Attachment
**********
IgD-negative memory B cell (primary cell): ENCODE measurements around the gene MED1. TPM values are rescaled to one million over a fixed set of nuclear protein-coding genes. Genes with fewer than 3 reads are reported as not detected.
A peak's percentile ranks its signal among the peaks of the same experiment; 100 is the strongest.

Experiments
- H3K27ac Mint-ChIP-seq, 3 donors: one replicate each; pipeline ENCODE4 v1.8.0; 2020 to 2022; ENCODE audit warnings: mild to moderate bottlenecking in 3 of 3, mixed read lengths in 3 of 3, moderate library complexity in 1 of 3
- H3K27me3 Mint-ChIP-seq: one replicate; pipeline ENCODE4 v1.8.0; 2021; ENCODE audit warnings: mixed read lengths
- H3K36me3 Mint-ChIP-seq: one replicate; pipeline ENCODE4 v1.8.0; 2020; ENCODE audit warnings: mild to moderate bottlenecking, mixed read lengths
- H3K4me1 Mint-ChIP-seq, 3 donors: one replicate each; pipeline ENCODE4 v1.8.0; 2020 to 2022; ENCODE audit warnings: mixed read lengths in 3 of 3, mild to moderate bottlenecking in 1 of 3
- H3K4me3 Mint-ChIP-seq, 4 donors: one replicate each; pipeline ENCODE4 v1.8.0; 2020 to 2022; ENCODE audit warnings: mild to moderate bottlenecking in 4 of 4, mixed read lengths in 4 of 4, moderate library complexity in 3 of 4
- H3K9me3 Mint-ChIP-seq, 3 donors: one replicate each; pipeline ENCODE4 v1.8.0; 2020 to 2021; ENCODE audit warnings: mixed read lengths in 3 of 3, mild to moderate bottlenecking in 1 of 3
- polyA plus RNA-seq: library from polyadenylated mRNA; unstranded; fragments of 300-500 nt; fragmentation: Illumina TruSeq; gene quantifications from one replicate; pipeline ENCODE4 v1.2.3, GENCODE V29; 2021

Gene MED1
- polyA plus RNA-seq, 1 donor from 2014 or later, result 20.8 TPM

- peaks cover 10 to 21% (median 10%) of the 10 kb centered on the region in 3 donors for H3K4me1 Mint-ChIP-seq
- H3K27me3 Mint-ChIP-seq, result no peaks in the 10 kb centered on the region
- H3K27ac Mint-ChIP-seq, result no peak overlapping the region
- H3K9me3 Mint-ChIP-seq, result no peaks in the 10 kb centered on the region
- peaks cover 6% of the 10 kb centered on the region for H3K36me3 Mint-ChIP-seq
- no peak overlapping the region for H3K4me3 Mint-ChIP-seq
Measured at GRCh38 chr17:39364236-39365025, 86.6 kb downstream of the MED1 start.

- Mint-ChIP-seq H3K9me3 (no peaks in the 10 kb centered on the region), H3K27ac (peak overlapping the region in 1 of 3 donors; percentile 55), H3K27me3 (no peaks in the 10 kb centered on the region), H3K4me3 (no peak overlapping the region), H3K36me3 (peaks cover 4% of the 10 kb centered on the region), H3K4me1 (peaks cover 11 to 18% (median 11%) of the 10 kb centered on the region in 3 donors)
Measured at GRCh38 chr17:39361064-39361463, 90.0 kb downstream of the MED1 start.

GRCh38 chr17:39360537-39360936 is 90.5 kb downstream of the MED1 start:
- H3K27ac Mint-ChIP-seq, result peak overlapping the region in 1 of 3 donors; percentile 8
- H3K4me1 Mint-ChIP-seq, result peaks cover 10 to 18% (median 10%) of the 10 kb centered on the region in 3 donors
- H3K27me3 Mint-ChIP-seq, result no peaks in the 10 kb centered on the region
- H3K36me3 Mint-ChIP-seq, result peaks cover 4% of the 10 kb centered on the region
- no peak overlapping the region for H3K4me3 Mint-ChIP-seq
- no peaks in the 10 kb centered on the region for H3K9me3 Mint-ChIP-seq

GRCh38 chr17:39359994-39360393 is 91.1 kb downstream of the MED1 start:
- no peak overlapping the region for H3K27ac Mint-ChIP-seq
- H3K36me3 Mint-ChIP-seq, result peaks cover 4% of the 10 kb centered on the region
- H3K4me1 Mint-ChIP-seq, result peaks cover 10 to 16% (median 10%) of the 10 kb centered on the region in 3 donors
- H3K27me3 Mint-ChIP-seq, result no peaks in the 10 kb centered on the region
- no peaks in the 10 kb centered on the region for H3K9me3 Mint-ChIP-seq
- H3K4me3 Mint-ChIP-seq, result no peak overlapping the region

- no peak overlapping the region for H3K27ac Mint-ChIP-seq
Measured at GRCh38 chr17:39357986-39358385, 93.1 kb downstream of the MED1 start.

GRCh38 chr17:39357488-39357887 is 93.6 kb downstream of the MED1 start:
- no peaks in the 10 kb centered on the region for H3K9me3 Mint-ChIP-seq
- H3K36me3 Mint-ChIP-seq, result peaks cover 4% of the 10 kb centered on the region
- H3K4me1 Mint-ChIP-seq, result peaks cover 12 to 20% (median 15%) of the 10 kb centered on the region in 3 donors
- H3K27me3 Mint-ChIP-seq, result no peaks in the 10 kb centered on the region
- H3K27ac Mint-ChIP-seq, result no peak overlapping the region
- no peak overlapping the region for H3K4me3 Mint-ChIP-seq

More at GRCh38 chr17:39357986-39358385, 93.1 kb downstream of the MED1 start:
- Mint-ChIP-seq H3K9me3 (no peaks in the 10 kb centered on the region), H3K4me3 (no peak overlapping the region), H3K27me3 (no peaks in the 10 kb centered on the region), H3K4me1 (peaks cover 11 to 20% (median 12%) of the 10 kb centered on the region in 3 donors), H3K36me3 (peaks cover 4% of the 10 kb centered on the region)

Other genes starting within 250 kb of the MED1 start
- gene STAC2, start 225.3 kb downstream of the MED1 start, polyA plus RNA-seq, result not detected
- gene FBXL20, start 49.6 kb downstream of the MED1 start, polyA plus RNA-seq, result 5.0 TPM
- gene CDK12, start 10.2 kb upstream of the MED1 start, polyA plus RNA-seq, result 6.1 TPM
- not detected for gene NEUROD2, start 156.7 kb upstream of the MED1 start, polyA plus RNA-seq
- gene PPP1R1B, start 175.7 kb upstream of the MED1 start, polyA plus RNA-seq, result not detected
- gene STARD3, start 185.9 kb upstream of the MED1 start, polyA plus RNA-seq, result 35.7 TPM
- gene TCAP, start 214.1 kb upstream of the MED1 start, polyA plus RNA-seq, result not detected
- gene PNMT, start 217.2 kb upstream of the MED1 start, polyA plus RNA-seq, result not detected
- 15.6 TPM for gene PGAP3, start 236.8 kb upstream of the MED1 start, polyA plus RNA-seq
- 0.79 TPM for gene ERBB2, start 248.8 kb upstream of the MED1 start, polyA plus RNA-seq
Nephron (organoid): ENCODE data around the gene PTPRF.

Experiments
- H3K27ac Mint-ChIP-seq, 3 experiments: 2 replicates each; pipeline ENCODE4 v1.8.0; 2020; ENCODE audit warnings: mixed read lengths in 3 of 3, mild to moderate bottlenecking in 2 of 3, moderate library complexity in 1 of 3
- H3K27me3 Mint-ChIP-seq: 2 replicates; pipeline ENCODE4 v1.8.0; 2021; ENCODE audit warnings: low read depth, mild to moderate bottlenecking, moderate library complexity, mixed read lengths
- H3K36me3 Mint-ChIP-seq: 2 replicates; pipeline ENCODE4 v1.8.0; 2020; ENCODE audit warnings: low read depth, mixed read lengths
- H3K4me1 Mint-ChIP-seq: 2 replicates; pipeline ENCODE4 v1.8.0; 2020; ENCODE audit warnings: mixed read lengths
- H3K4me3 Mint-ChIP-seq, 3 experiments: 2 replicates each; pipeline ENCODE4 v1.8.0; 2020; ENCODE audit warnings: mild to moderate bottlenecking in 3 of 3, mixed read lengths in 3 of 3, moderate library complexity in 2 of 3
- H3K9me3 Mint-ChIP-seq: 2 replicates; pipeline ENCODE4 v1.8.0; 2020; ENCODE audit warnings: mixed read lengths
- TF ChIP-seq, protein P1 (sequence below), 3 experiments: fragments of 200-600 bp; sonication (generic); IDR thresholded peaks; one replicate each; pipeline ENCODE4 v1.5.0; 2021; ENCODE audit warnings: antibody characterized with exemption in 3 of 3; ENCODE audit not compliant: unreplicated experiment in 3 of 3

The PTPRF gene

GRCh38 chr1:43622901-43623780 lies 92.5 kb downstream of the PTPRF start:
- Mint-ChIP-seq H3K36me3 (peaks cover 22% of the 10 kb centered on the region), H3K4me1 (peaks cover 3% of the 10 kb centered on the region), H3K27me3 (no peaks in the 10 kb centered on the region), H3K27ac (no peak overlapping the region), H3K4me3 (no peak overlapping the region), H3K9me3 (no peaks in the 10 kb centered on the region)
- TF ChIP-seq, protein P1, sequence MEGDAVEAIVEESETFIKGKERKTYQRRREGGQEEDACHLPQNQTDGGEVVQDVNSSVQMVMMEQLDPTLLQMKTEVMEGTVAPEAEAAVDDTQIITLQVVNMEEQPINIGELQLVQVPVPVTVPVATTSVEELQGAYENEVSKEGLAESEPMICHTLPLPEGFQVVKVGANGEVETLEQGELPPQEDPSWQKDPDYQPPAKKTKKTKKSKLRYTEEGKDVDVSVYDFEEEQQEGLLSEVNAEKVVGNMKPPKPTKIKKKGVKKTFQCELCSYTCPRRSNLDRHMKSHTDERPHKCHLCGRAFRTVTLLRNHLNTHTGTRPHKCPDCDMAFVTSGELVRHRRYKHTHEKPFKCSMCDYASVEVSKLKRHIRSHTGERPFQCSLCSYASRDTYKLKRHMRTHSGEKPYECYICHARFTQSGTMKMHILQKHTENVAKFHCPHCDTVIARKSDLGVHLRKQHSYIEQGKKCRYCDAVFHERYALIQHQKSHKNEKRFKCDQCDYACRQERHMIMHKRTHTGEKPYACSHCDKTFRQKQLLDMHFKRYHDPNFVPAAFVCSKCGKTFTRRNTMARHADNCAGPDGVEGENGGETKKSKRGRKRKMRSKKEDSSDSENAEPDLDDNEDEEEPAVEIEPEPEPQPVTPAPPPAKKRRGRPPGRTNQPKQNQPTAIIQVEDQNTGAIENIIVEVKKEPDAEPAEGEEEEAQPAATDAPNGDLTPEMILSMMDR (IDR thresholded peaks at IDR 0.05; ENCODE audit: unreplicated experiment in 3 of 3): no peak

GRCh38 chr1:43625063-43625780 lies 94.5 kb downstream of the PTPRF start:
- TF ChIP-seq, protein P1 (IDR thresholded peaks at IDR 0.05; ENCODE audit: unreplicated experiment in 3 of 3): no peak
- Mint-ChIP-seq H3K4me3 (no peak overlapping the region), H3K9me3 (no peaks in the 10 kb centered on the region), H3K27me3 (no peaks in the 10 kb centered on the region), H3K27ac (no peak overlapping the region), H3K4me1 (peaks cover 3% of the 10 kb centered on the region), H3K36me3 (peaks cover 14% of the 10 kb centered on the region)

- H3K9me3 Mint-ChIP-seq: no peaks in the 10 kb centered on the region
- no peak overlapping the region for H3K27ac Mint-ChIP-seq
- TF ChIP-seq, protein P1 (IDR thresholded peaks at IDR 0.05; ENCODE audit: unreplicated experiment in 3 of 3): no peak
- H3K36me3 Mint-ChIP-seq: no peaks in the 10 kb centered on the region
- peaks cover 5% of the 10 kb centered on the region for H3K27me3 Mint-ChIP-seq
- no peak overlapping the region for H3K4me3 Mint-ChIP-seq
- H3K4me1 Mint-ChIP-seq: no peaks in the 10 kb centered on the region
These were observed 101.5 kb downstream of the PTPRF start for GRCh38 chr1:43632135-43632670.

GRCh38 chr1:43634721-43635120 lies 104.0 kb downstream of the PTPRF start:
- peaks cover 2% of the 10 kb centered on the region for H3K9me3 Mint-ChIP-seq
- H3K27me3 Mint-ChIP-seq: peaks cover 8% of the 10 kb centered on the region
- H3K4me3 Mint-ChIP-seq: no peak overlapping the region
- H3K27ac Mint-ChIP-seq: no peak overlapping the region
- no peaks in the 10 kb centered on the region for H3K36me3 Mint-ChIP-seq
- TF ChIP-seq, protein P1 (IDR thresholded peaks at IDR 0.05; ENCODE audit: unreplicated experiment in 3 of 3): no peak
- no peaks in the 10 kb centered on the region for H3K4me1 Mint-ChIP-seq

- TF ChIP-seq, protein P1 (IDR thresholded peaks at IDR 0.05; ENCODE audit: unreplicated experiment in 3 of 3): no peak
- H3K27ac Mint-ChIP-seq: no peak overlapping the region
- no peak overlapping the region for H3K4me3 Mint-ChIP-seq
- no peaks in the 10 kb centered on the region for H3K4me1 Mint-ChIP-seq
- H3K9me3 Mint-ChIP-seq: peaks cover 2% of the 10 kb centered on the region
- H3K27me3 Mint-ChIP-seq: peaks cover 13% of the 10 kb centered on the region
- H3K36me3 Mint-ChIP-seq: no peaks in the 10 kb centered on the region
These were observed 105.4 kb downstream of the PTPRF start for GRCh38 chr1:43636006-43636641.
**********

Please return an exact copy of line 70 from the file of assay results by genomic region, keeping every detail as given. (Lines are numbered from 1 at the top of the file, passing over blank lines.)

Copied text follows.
- TF ChIP-seq, protein P1, sequence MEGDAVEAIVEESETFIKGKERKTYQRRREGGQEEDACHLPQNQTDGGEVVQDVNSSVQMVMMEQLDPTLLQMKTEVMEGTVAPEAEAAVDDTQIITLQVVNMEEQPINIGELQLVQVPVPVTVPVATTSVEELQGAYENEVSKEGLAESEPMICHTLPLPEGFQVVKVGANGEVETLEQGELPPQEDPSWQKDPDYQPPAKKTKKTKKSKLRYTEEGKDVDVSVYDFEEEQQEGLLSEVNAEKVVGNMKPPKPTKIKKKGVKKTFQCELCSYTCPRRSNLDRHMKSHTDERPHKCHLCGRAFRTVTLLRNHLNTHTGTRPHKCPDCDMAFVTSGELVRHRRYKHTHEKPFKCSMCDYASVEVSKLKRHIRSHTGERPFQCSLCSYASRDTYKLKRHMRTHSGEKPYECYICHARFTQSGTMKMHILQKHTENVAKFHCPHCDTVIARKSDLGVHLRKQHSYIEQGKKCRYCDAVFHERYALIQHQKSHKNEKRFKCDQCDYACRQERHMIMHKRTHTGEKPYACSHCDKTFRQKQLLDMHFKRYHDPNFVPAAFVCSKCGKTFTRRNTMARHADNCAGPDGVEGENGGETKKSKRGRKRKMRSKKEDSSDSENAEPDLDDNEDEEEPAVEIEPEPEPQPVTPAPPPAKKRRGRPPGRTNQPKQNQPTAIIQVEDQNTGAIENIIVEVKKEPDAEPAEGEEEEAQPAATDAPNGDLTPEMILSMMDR (IDR thresholded peaks at IDR 0.05; ENCODE audit: unreplicated experiment in 3 of 3): no peak